But the park is between two other areas that police have flooded with officers as part of stepped-up patrols — demonstrating the difficulty of trying to contain all of the city’s gang hot spots.
Those living near the park said, in just the past two years, violence has escalated in Back of the Yards. Just two days before the shooting at Cornell Square Park, a house was shot up. Police responded to a call of shots fired and found numerous shell casings.
Several residents say many of the now-vacant foreclosed homes in the community appear to be adding to the crime increase. They say the homes are a haven for criminal activity.
Thursday’s shooting thrust Chicago back in the national spotlight for its problems with gun violence, and over the weekend, Gov. Pat Quinn suggested he would be willing to offer state help when asked if he’d talked about sending in Illinois State Police or the Illinois National Guard to assist Chicago police.
“It has to be done in a coordinated fashion with the local law enforcement, with their full cooperation,” Quinn told reporters Saturday.
McCarthy said using the National Guard to assist local police was not an option he’d support.
“The National Guard is not a policing force. They’re a military force,” he said.
The superintendent reiterated that the city has seen a significant reduction in murders and violent crime from last year, when Chicago suffered a spike in gun crimes. Through Sept. 8, Chicago had registered 297 homicides this year. That was 21 percent fewer than the 377 recorded over the same period last year.
“Let’s stop the hysteria. Let’s talk about practical steps and move forward,” McCarthy said. “The contribution that Springfield can make to the city of Chicago is what the mayor talked about today, which is a three-year mandatory minimum for (illegal) gun possession.”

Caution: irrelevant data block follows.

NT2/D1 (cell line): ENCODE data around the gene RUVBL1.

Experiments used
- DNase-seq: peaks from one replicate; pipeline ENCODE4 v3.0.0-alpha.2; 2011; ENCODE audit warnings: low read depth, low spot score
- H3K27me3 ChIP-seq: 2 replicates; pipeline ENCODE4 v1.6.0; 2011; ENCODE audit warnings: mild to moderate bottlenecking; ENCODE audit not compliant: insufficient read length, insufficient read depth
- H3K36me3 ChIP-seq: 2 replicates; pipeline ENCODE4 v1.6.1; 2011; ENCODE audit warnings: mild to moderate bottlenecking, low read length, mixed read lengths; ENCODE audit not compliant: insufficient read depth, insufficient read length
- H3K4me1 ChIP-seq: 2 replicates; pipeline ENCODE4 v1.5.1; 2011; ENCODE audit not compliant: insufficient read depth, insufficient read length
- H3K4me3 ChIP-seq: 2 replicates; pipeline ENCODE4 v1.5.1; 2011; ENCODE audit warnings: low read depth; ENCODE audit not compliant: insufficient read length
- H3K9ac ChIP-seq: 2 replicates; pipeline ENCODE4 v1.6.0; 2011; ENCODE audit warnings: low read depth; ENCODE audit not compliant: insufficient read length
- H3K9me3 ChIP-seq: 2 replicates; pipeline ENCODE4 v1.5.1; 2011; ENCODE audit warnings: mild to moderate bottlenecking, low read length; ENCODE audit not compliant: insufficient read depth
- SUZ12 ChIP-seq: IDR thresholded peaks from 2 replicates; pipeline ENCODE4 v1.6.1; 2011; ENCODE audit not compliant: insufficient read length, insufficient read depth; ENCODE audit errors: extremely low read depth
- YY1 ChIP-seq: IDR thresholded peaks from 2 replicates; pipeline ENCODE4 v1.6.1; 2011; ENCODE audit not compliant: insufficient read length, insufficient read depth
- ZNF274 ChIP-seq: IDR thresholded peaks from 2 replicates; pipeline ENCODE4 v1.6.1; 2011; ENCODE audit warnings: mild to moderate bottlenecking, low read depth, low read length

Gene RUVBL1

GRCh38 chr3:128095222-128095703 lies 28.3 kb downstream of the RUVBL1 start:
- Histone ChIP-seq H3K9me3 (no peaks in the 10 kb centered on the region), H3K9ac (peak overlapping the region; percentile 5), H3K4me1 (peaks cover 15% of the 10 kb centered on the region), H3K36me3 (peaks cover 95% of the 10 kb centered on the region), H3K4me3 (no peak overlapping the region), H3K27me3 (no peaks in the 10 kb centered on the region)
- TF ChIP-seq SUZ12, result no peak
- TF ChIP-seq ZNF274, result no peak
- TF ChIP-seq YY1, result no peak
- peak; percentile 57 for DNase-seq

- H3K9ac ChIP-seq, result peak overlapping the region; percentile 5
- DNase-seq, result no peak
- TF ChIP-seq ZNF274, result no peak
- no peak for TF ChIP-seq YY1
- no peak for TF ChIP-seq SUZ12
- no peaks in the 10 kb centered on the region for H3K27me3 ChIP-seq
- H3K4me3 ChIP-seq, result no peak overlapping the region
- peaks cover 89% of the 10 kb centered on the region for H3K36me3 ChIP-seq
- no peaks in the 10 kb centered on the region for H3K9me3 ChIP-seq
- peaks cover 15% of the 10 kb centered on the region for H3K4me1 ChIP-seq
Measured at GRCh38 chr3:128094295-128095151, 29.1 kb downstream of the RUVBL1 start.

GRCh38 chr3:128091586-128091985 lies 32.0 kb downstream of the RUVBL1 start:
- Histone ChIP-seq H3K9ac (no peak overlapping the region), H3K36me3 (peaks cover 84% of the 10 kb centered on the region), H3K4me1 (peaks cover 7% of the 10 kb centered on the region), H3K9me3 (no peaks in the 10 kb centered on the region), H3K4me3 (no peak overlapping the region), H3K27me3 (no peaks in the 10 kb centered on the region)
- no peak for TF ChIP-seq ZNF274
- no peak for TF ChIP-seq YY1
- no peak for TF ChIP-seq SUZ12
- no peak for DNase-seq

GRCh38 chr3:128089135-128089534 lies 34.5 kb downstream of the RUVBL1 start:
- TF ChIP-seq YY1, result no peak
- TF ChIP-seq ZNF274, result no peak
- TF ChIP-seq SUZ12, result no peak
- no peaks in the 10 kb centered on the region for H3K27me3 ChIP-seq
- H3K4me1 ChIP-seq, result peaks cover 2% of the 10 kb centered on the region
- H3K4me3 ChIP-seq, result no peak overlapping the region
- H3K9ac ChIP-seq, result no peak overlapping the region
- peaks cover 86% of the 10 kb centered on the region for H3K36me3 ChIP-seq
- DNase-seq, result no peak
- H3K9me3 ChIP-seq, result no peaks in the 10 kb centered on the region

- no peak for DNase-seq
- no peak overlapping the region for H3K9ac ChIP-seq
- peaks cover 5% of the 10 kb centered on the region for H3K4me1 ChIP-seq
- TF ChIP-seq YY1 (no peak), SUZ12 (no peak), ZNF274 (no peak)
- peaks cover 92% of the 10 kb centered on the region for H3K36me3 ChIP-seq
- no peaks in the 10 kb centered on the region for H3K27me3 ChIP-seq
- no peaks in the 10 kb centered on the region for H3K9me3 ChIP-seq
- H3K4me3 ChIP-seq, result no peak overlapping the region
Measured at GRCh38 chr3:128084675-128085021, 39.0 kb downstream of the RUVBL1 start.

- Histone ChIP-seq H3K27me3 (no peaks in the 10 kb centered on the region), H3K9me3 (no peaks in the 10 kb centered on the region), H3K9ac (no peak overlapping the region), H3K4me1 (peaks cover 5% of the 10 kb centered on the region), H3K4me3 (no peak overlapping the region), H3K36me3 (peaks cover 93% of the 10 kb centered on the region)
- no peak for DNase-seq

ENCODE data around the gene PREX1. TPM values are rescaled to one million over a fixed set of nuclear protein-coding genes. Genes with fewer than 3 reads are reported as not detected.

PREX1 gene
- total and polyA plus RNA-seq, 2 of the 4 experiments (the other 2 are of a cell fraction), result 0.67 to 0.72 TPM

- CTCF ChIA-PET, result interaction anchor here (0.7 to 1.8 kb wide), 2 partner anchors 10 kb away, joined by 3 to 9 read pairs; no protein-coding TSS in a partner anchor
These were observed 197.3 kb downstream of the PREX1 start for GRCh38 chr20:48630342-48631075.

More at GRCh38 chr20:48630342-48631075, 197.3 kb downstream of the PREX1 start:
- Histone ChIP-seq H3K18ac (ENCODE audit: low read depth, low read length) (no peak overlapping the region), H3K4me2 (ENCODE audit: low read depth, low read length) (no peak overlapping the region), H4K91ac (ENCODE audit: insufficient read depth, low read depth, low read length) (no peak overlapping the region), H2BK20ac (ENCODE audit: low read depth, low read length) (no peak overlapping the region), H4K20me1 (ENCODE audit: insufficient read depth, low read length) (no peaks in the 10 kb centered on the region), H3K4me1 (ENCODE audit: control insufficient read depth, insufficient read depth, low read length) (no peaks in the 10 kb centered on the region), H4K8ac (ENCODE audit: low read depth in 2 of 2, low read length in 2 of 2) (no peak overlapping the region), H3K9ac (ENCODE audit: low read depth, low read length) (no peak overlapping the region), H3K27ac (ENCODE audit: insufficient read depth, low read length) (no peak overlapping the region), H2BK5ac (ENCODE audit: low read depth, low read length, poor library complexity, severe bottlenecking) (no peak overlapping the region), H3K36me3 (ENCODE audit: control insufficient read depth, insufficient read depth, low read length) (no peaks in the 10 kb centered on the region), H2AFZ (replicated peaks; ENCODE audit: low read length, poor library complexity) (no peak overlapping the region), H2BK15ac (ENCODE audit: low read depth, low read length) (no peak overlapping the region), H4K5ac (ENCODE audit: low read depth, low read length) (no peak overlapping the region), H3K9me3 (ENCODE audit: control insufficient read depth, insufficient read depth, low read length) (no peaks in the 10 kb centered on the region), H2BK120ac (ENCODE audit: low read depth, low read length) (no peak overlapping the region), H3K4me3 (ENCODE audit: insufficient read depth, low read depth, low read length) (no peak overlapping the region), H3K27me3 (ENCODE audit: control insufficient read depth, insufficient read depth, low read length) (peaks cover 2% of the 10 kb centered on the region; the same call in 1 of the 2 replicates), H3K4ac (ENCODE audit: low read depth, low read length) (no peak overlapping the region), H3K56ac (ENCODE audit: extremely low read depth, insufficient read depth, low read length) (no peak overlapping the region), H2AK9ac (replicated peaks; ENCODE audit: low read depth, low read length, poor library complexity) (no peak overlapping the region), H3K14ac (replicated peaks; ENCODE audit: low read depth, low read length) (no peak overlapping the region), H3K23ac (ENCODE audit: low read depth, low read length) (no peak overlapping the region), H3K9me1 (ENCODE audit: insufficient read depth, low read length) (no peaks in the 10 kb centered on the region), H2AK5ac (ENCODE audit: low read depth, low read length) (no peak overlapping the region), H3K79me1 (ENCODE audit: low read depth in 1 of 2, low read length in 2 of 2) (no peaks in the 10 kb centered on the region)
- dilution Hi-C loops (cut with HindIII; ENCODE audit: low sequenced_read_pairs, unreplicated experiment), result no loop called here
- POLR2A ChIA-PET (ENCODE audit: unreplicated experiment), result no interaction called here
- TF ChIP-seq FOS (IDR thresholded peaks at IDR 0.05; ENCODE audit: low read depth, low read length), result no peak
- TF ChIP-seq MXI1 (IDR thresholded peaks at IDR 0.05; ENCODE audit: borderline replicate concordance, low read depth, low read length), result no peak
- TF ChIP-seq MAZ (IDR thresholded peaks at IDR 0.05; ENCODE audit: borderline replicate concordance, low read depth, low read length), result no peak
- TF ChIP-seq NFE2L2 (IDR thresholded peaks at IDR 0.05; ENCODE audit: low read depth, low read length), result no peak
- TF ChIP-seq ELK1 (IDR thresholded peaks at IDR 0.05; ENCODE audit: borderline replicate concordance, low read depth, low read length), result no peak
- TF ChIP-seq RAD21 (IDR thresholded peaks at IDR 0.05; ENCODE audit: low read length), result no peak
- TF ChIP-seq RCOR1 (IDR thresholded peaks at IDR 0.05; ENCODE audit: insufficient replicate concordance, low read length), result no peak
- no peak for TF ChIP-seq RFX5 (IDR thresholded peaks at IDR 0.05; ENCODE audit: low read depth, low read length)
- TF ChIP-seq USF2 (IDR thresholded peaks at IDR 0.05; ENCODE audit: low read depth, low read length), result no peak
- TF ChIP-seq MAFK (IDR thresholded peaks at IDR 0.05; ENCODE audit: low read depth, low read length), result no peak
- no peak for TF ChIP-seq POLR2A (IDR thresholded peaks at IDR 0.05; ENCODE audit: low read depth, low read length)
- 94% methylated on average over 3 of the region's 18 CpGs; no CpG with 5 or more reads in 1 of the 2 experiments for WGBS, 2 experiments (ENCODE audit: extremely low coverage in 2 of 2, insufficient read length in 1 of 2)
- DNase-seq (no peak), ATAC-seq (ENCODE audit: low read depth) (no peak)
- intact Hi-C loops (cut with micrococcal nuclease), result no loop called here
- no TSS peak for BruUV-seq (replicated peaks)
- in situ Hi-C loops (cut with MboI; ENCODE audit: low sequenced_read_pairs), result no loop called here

McCarthy and Emanuel have previously urged state lawmakers to enact legislation to impose a three-year mandatory minimum for possession of an illegal firearm. The current minimum sentence in Illinois is one year, with many offenders serving as little as 64 days.
“We’ve got more than 130 examples so far this year – more than 130 examples – of individuals who would have been incarcerated, if that law was in effect, rather than being a shooter, or a victim of gun violence,” McCarthy said. “Without adequate penalties for gun violence, we’re churning them out, and they’re doing it again. They’re not learning not to do it. They’re learning that there’s no sanction, therefore they continue it.”
The superintendent claimed a mandatory three-year minimum sentence for illegal gun possession in New York has helped New York City accomplish its recent declines in murders and other gun crimes.
“If people don’t go to jail for possession of a firearm, they don’t learn not to carry a firearm, and carrying a firearm is the gateway crime to committing a murder,” he said. “When the possession of untaxed cigarettes is the same class felony as possession of a loaded firearm in the state of Illinois, I mean what’s the priority of our criminal justice system?”
He also said that a person arrested for carrying a bag with a metallic lining to avoid setting of the anti-theft sensors in department stores carries the same minimum penalty as illegal gun possession in Illinois.
“We’ve got to get that right if we’re going to expect to see long-term results from what’s happening here,” McCarthy said.